Within Monaco, situated on a splendid rocky spur penetrating into the sea, rises a cathedral not far from the Palace of the Princes. Built in 1875 on the same site as the ancient Church of San Nicola (14th century) it preserves the remains of the Princes and Princesses, among which, the still-mourned Princess Grace Kelly.
For some years, the cathedral -- so important for a principality supporting the papacy throughout the centuries -- has been object of some restoration works. The last of these efforts was dedicated to a marble altar that dates to the late 1800s. The work is defined by a vitreous mosaic containing the relics of Santa Devota, the patron saint of Monaco, who is memorialized on January 27 of each year with a procession through the streets of Monaco and a solemn mass in the cathedral.
This restoration effort finally returned the altar to the devotees of the saint, having been moved from the Chapel of the Princes, which is closed to the public, into another chapel located adjacent to the cathedral.
The Monaco Department of Public Works assigned the task of restoring the altar to Piero Zanella S.r.l. of Soave, Verona, Italy. The firm, which has three generations of experience in natural stone, had already completed a variety of projects within Monaco, including banks, shops and residences.
"Given the prestige and the delicacy of the work, I decided to follow the entire job personally, which lasted about four weeks, and to make use only of my best collaborators," said the proprietor firm, Piero Zanella. "From the beginning, I realized that the job was very complex because it not only required thorough knowledge of natural stone, but also the mastery of various techniques of working marble, such as fixing, gluing and filling. The project combined the methods of the past, as well as the capacity of choosing the most proper machinery for use in the inside of a cathedral."
The tools for the project were fairly basic, according to Zanella. "We designed and built a specific metal structure with dimensions suited to the chapel, which we used for lifting, and we also used hydraulic jacks that were modified for our needs. The most delicate work, such as reconstructing the pieces and decorations, were executed by hand with the typical tools and the manual skill of the stone cutter."
The most difficult aspect of the project was dismantling the capital containing the relics of Santa Devota from the central body of the altar. "We proceeded with extreme caution, cutting only the cement base in order to preserve the piece and reinforcing the tabernacle from its inside," Zanella said. "[This allowed us] to raise it in a single piece wrapped up in a solid wooden box."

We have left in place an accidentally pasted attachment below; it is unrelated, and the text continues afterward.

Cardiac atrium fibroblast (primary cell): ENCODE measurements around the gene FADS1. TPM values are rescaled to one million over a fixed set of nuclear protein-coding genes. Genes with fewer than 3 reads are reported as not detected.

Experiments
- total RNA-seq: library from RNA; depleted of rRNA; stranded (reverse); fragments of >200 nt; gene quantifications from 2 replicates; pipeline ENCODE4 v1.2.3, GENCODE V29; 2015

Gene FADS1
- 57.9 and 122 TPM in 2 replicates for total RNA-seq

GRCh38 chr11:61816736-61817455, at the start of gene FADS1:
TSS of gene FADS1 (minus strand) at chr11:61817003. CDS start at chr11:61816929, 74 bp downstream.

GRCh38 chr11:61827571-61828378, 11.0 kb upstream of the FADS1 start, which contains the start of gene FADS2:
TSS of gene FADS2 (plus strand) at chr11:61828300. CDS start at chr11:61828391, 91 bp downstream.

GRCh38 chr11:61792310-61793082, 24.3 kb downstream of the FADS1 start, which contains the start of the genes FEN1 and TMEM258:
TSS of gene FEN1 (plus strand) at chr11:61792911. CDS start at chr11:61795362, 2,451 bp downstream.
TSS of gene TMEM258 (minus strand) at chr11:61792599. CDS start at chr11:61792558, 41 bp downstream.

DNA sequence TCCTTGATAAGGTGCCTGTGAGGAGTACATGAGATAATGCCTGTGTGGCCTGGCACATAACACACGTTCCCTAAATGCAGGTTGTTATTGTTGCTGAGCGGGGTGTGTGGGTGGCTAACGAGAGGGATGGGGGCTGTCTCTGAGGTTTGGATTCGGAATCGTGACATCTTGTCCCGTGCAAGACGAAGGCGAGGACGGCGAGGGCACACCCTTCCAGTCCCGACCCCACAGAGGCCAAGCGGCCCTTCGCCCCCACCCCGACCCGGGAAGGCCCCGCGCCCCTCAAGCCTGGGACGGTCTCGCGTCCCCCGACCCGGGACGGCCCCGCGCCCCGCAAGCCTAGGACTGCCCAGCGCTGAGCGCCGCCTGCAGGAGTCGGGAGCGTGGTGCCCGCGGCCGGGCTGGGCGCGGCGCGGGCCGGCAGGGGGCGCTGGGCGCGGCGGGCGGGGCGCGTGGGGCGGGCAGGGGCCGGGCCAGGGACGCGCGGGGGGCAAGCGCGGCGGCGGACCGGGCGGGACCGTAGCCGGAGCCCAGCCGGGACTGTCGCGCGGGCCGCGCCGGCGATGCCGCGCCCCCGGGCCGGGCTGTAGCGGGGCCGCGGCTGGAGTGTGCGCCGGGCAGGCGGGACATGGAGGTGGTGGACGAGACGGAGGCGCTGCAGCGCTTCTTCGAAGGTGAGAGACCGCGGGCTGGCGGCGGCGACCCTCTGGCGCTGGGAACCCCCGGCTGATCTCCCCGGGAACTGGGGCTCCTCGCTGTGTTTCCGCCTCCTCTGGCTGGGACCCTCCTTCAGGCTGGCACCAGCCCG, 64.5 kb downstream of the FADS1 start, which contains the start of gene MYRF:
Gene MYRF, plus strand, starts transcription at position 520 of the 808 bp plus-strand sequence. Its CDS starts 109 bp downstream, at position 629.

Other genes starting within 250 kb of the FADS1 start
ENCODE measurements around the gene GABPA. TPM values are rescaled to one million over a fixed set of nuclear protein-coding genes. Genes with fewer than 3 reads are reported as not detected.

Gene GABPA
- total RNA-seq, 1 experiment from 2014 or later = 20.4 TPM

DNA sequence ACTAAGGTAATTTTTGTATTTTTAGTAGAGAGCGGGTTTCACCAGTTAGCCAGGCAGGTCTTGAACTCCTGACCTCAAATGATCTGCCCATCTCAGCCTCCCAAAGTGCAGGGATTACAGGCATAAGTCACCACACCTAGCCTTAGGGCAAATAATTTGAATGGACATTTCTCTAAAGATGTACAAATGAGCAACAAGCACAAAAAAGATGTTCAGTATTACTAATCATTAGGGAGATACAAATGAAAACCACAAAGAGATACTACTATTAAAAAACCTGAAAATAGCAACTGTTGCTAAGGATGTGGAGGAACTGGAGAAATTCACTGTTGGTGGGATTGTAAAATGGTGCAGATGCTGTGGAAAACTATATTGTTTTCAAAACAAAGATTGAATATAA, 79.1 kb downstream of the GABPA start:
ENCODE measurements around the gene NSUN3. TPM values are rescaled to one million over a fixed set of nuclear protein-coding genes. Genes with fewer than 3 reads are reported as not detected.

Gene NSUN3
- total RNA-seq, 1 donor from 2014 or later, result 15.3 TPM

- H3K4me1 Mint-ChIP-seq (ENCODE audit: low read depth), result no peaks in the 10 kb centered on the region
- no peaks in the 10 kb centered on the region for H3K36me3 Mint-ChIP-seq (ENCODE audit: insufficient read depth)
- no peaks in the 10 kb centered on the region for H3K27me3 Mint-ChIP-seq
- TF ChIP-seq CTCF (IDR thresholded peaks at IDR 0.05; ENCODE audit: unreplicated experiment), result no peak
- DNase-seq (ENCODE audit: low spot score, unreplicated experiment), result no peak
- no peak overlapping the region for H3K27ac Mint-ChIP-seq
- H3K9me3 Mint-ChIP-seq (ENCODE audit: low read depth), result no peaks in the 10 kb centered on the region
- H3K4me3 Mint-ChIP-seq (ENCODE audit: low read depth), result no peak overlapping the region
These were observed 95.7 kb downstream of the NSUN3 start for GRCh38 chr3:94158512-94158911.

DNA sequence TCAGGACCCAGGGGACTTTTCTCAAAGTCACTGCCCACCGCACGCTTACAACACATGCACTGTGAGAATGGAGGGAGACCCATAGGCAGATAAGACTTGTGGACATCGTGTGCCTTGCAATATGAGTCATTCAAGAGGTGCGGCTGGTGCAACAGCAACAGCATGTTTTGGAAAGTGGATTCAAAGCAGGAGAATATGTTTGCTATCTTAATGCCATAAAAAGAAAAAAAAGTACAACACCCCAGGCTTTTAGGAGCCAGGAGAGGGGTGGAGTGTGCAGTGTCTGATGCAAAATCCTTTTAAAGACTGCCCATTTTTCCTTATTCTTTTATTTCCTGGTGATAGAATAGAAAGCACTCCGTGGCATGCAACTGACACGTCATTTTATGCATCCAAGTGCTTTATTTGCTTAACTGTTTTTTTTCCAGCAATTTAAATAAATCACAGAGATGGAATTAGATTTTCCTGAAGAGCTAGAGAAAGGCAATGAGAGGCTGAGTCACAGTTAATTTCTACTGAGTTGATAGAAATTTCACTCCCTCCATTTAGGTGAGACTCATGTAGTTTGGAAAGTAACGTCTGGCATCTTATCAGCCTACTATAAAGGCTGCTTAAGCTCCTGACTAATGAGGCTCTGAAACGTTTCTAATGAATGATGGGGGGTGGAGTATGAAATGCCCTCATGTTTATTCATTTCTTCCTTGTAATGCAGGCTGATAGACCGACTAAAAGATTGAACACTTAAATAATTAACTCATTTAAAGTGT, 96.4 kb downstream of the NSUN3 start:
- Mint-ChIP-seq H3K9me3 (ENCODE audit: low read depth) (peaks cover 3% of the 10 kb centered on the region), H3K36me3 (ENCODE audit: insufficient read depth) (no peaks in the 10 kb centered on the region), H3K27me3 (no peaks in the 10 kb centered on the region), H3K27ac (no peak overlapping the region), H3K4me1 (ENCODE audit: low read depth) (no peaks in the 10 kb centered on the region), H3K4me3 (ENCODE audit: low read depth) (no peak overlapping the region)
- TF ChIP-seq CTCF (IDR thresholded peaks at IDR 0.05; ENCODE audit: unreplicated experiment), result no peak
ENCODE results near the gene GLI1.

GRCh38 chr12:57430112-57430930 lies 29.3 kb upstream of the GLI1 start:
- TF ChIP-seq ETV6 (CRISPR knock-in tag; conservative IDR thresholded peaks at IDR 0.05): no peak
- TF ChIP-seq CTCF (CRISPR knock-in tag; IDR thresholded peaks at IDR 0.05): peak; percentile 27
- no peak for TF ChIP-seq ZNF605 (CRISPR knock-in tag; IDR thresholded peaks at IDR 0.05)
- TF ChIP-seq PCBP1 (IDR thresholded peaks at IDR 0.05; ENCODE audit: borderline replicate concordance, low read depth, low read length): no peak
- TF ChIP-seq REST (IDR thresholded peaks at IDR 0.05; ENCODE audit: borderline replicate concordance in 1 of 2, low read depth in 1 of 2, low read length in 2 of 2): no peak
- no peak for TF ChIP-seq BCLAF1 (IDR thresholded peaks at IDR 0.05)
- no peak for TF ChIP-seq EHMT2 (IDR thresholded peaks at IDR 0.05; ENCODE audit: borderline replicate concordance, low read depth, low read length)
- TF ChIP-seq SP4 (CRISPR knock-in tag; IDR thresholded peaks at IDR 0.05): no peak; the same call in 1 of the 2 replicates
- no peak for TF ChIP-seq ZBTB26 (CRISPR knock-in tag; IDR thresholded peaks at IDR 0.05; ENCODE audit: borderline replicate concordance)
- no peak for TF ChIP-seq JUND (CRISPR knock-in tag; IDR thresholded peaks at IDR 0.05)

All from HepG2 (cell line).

In addition to the altar of Santa Devota, Zanella also dismantled and moved another minor altar using the same methods, and they also restored a 13th century wall tabernacle in Bianco Statuario, which had been lying forgotten in a storehouse for many years. "We started with a minute cleaning of the piece using small brushes and then, since the stone was very broken, we decided to reinforce it on the back side with some steel clamps," Zanella said. "On the front side, we had to fill [large pores] with sealing wax and epoxy resin, and we made some small repairs using the same type of stone. After this, the surface of the tabernacle was painted with a special mixture of natural ingredients to obtain a natural antique-effect."
The restored wall tabernacle was then installed in the wall of the same chapel where workers installed the altar of Santa Devota. "The effect obtained is very impressive," Zanella said. "We have fixed the tabernacle in a frame of the same material so that the artistic surface seems to be coming out of a block of Bianco Statuario stone."
Although Piero Zanella S.r.l. works on a broad range of projects, including new cut-to-size construction, the company welcomed the opportunity to work on the classic stonework. "We have a structure and equipment that allows us to work also on important large commercial projects, which is our most important market at the moment, but we also keep using the experience of the artisan," Zanella said. "The love, passion and enthusiasm for the work are essential requirements."